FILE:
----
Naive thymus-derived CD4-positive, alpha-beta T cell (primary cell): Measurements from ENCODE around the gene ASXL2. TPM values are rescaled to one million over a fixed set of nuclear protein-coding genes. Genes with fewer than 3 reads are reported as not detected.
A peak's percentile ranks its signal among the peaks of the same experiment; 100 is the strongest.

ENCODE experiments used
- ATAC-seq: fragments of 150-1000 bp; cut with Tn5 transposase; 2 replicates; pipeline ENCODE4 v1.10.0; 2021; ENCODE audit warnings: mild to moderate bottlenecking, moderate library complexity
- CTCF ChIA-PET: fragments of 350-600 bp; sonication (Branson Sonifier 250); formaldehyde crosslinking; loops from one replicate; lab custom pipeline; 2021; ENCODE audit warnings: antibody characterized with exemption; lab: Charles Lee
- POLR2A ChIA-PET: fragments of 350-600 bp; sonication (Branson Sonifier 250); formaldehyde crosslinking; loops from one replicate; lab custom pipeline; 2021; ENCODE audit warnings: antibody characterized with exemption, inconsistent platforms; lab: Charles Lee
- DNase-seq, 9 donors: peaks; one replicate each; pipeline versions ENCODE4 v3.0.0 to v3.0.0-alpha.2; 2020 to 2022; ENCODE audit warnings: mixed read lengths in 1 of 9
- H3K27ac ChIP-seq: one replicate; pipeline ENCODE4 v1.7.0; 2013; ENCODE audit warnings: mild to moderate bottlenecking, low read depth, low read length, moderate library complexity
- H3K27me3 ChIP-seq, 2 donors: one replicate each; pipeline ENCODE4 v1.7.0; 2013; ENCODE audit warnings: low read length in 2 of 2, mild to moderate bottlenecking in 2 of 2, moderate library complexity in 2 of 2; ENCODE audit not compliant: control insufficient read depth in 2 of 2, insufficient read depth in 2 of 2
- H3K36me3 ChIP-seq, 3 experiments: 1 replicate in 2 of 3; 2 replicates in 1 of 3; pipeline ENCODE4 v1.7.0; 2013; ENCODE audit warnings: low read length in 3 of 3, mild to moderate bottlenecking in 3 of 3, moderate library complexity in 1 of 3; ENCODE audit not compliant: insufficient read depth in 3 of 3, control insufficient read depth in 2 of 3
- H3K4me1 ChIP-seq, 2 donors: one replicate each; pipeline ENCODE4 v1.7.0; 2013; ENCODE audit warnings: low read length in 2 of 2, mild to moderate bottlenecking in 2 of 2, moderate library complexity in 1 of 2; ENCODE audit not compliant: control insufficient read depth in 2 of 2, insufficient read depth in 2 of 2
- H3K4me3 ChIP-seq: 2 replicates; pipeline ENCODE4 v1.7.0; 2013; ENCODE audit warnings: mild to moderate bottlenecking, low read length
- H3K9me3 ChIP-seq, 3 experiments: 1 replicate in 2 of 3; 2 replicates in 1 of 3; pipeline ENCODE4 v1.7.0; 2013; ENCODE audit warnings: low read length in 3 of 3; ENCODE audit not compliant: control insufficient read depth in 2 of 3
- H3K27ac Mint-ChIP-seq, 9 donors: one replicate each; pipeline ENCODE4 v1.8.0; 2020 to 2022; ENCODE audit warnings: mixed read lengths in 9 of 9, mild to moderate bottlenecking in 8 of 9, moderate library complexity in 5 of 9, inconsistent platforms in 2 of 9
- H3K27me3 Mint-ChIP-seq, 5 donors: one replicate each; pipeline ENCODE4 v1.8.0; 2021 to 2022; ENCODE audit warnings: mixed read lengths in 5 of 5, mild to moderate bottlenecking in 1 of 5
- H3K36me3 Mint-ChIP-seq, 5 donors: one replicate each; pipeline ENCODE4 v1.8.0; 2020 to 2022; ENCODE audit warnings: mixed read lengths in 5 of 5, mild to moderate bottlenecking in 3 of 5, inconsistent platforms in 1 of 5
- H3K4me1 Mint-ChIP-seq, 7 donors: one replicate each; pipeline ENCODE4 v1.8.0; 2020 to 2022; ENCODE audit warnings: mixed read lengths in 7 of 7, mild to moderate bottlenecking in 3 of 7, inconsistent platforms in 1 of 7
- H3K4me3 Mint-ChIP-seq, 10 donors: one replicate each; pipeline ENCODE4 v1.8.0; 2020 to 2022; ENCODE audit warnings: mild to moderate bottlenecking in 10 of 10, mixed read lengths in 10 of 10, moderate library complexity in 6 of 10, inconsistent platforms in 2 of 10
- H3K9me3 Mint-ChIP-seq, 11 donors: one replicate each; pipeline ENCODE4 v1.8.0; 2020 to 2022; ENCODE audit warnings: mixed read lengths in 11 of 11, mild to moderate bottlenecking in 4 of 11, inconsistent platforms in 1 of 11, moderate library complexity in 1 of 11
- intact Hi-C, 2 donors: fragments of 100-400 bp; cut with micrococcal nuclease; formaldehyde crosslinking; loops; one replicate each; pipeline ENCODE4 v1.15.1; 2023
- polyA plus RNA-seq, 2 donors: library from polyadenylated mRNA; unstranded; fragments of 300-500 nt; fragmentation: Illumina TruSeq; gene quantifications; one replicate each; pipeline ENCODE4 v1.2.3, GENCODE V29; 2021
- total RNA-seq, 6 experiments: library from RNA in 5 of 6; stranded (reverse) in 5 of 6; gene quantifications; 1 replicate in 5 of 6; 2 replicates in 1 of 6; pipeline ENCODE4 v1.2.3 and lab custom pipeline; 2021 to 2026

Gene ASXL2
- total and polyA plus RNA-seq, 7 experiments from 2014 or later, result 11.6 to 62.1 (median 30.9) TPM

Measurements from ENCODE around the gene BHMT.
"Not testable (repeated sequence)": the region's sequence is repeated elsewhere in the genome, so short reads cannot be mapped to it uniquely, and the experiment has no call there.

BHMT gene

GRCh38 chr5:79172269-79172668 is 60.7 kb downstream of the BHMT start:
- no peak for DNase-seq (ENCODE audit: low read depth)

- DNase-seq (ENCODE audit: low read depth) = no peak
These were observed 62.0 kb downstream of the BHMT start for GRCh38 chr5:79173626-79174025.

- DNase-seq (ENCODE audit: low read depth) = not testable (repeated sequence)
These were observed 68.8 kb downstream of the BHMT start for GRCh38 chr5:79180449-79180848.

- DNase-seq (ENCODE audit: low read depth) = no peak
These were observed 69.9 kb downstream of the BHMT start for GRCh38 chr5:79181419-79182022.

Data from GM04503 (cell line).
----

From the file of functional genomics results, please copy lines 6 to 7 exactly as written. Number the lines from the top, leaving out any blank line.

- POLR2A ChIA-PET: fragments of 350-600 bp; sonication (Branson Sonifier 250); formaldehyde crosslinking; loops from one replicate; lab custom pipeline; 2021; ENCODE audit warnings: antibody characterized with exemption, inconsistent platforms; lab: Charles Lee
- DNase-seq, 9 donors: peaks; one replicate each; pipeline versions ENCODE4 v3.0.0 to v3.0.0-alpha.2; 2020 to 2022; ENCODE audit warnings: mixed read lengths in 1 of 9